A Note to the Bishop: Self Segregation is a Myth

As Atif Imtiaz reminds us, Britain is the land of Hume. So, in response to the Bishop of Rochester, let’s look at some empirical evidence, which shows that self-segregation is a myth.

The most accurate data set around is the decennial national census. There are around 8000 electoral wards in England. In 1991, 57 wards had a minority white population and 15% of all non-white residents lived in them. In 2001, 118 wards had a minority white population and 23% of non-white residents lived in them. In the year before the last census in 2001, more non-white residents moved out of these 118 wards than white ones (14,716 verses 9747 respectively).

So we don’t have self-segregation at all. We have the mundane phenomenon of dispersal.

First, white and non-white residents move out of the inner cities when they can afford better housing and commuting costs. This usually happens in middle age. So if everyone generally moves when they can afford to, it can’t necessarily be put down to cultural tensions.

Second, the number of mixed neighbourhoods (or electoral wards) is increasing. Between 1991 and 2001, they grew from 864 to 1070. Also minority white wards are also still mixed wards: they are not segregated. So we’re getting less not more segregated.

Third, inequalities experienced by non-white residents whether in majority-white, mixed or minority-white wards are broadly similar. This shows that geography and ethnic mix are not salient factors in creating inequality. The employment rate of non-whites is roughly twice as high as whites in all these three sorts of ward. So ethnic differentials in poverty aren’t a function of these mythical ghettos either!

So it seems that if there aren’t really any no-go areas as such, just the ones that people like the Bishop of Rochester like to dream up in their heads.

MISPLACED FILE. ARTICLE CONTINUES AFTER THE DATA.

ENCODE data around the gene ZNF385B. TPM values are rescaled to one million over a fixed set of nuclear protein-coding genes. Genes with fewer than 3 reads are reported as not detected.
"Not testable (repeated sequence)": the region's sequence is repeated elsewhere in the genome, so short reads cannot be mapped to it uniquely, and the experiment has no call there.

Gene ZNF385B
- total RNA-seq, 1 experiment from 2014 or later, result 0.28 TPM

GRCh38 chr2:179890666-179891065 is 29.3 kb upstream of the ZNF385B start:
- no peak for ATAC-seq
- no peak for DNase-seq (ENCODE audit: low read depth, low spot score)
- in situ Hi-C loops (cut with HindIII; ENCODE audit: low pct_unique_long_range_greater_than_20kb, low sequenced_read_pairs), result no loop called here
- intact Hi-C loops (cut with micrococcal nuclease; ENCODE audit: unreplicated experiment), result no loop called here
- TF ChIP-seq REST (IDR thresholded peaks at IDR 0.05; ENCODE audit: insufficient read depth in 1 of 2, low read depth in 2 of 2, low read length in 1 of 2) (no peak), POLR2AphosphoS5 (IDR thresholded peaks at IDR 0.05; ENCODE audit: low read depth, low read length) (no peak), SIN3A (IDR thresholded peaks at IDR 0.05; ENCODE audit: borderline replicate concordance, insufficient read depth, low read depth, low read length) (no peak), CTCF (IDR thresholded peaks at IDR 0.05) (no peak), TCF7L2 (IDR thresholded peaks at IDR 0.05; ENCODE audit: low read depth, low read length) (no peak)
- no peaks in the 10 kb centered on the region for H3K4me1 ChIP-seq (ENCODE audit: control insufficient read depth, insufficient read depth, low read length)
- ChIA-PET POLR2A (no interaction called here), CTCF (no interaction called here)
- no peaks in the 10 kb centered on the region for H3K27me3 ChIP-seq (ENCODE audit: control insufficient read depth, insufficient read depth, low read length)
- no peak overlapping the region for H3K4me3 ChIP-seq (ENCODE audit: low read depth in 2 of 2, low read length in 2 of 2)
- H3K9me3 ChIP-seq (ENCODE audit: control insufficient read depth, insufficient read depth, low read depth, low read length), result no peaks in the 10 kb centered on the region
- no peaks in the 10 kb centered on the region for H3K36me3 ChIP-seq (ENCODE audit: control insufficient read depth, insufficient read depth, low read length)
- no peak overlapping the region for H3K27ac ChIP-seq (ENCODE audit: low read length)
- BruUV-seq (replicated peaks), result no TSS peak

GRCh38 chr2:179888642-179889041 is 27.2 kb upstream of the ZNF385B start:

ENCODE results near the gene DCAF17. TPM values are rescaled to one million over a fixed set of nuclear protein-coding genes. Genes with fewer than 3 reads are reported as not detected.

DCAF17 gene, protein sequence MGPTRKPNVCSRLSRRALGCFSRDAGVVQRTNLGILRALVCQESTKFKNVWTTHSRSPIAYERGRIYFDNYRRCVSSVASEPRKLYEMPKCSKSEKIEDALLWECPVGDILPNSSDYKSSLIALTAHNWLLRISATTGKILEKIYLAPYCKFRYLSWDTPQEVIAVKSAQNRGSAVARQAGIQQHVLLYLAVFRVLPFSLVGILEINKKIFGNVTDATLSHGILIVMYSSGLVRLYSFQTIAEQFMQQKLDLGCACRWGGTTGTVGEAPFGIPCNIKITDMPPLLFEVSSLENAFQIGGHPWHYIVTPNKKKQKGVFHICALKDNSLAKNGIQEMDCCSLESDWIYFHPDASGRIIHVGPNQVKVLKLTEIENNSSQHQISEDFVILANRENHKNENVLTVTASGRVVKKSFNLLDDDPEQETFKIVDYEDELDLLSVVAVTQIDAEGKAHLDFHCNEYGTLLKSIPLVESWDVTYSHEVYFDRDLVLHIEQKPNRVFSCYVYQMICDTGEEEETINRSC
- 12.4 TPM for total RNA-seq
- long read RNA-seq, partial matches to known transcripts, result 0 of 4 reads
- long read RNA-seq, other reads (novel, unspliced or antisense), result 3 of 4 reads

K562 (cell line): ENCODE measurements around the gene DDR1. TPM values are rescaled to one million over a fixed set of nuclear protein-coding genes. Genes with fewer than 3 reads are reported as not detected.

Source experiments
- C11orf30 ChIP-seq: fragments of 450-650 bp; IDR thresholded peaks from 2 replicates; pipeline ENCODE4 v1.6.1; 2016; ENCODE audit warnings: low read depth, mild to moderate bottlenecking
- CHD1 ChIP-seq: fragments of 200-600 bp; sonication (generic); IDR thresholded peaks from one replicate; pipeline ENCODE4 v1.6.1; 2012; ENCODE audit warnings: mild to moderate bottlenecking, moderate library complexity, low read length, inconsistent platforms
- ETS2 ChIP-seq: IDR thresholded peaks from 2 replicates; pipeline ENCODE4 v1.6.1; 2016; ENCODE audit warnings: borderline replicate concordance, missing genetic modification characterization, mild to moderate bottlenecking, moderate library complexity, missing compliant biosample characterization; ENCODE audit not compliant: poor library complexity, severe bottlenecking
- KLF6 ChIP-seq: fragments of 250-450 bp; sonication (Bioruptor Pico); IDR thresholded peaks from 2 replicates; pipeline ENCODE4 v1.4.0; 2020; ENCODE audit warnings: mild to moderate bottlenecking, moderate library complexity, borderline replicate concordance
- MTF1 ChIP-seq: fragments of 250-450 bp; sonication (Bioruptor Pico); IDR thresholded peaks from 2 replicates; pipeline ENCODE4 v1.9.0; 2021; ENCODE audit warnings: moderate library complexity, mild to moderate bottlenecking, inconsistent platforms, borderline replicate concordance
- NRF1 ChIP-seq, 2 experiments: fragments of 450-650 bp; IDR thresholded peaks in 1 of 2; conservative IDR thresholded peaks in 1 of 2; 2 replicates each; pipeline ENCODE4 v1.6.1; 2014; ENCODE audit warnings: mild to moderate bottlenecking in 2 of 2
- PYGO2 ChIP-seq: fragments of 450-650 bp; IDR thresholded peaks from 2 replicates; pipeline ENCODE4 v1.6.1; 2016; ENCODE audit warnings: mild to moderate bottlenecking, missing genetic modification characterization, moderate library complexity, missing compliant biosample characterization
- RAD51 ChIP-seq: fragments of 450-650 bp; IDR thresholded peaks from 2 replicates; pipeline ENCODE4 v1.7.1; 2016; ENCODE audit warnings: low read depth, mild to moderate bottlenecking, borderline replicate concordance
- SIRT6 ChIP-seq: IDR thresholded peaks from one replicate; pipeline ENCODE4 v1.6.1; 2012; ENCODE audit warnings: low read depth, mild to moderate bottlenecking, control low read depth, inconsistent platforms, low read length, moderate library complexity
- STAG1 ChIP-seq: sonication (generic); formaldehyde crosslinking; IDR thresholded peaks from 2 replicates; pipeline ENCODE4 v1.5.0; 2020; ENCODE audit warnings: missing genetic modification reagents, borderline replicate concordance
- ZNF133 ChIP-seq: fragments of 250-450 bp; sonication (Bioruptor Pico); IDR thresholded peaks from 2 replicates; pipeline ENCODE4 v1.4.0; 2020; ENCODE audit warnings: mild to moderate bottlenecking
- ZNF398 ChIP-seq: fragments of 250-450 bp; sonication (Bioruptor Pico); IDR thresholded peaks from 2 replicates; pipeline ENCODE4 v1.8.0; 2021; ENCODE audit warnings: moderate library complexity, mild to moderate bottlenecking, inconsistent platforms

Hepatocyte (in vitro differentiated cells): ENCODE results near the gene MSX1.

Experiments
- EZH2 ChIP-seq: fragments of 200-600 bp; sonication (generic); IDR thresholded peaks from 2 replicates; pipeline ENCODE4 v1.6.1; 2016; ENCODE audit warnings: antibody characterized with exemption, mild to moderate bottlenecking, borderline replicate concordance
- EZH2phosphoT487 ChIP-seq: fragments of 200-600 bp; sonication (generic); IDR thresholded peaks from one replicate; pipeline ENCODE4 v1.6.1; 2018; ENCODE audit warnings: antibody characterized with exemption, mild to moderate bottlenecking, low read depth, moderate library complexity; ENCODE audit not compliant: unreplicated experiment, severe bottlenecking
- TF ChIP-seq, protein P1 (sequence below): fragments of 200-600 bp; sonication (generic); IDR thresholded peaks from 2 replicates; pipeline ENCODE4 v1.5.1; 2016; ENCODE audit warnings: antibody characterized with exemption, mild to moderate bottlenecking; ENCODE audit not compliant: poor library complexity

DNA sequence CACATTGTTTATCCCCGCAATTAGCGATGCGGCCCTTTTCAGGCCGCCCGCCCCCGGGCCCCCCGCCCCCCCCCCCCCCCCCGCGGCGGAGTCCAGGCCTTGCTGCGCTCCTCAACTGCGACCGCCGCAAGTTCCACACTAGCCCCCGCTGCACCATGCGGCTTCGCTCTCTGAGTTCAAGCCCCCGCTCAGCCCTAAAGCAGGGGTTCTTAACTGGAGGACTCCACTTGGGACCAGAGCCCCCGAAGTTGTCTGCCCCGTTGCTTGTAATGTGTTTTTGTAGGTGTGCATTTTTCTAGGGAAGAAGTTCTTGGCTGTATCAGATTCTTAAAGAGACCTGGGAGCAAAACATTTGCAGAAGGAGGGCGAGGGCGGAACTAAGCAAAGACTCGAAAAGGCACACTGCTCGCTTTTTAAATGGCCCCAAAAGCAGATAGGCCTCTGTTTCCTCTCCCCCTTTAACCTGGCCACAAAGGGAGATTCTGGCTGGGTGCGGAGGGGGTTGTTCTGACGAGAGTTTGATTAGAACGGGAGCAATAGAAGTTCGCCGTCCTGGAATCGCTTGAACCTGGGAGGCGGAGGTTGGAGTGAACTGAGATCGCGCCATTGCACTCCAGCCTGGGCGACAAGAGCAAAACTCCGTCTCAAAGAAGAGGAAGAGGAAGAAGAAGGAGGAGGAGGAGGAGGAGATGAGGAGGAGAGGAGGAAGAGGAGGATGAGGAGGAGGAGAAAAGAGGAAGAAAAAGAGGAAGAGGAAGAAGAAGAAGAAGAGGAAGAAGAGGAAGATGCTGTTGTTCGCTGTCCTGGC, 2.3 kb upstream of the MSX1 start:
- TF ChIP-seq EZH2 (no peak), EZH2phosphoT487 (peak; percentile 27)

Source: Ludi Simpson, “The Numerical Liberation of Dark Areas”, Sage Race Relations Abstracts, 31/2: 5-25 (2006).

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1 Comment

Filed under Inequality, Multiculturalism, Racism and Islamophobia

One response to “A Note to the Bishop: Self Segregation is a Myth

  1. “geography and ethnic mix are not salient factors in creating inequality” – this is why any comparisons with America are invalid, because economic progress is generally associated with moving to the suburbs in the USA. I gather that kind of relocating is NOT common among British South Asian Muslims (70% of UK Muslims according to 2001 census).

    Interestingly, some local Azad Kashmiri Muslims I meet in Huddersfield do aspire to live in the surburban area I reside in. Why there isn’t more movement here (there is just one other local Muslim family) isn’t clear. Given the choice (I rent here due to needs of a disabled child), I’d live in a predominantly Muslim area because alcohol is so important for non-Muslim socialisation!

    Yakoub Islam, UK

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